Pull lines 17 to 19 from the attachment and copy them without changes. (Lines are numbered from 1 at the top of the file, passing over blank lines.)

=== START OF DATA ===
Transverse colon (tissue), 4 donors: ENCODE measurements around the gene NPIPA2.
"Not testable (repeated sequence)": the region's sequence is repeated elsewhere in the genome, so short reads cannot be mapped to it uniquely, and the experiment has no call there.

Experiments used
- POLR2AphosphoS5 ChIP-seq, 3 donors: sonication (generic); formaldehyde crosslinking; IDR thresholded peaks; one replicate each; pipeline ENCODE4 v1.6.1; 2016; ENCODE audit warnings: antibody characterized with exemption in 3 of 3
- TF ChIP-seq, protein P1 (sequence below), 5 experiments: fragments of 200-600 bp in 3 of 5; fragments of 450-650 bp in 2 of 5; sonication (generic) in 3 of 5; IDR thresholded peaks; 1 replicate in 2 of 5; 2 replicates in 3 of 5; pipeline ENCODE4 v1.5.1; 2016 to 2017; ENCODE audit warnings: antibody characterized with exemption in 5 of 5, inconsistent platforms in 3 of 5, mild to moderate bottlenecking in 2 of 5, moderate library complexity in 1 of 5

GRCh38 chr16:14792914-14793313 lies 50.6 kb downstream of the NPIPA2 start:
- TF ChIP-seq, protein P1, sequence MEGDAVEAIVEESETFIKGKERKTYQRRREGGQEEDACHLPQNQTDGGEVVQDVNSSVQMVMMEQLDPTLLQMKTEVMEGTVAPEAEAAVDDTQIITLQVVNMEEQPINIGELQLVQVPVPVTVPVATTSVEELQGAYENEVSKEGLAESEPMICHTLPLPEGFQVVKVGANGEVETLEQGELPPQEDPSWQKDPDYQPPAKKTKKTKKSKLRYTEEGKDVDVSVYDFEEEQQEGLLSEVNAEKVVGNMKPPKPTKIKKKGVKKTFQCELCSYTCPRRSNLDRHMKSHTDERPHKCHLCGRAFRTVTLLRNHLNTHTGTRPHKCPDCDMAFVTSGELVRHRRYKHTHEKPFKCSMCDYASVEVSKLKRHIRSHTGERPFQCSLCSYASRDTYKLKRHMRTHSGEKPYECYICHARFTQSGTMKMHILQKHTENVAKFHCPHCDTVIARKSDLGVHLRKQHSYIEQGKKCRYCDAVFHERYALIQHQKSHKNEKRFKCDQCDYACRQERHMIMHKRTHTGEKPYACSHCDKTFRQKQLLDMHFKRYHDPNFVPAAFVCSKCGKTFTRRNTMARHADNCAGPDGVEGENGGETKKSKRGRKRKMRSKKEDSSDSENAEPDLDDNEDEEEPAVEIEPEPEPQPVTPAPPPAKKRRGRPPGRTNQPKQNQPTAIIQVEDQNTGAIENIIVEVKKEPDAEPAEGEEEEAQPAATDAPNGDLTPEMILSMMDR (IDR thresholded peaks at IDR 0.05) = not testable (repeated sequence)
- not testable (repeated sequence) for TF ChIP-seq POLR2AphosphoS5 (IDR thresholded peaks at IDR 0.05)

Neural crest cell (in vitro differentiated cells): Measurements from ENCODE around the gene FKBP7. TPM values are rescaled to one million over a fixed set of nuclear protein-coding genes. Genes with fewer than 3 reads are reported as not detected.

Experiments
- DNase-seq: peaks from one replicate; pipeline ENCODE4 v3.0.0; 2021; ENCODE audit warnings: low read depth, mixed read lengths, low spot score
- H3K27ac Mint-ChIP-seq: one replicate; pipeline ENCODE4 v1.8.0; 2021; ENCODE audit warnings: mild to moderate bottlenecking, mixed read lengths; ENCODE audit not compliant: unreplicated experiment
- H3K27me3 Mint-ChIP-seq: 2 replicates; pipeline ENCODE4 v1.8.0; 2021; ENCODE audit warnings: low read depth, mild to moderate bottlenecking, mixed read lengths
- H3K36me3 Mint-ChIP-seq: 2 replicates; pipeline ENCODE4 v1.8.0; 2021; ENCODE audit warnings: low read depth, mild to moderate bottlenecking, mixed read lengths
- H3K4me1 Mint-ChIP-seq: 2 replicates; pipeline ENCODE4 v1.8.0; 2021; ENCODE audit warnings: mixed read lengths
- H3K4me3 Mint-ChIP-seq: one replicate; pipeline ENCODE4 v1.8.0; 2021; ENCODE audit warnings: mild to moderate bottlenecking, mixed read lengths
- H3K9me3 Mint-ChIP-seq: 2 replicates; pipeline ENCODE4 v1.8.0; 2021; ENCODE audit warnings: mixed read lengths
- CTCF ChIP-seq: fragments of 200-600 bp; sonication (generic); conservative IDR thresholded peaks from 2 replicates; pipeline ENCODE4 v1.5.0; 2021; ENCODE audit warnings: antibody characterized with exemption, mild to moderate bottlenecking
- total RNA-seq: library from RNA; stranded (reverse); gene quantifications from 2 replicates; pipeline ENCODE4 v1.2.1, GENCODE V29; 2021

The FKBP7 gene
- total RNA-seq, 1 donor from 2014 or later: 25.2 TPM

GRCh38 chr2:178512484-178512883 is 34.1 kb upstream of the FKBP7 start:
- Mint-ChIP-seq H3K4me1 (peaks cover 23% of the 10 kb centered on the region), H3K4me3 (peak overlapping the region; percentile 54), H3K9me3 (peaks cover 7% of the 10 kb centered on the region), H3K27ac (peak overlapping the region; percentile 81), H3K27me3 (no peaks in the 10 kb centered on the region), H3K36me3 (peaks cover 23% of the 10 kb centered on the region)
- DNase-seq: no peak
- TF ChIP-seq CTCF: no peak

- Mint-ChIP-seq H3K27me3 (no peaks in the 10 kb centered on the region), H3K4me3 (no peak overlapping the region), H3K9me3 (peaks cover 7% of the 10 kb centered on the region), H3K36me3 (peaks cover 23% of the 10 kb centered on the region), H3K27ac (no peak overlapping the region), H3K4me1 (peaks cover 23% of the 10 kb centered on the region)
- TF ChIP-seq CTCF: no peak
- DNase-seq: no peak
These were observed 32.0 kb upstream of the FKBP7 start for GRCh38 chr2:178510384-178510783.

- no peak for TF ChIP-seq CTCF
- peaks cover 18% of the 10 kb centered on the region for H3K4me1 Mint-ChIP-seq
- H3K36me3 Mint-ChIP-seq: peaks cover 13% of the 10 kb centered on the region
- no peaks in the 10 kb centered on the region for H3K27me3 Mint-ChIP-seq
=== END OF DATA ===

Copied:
- H3K9me3 Mint-ChIP-seq: 2 replicates; pipeline ENCODE4 v1.8.0; 2021; ENCODE audit warnings: mixed read lengths
- CTCF ChIP-seq: fragments of 200-600 bp; sonication (generic); conservative IDR thresholded peaks from 2 replicates; pipeline ENCODE4 v1.5.0; 2021; ENCODE audit warnings: antibody characterized with exemption, mild to moderate bottlenecking
- total RNA-seq: library from RNA; stranded (reverse); gene quantifications from 2 replicates; pipeline ENCODE4 v1.2.1, GENCODE V29; 2021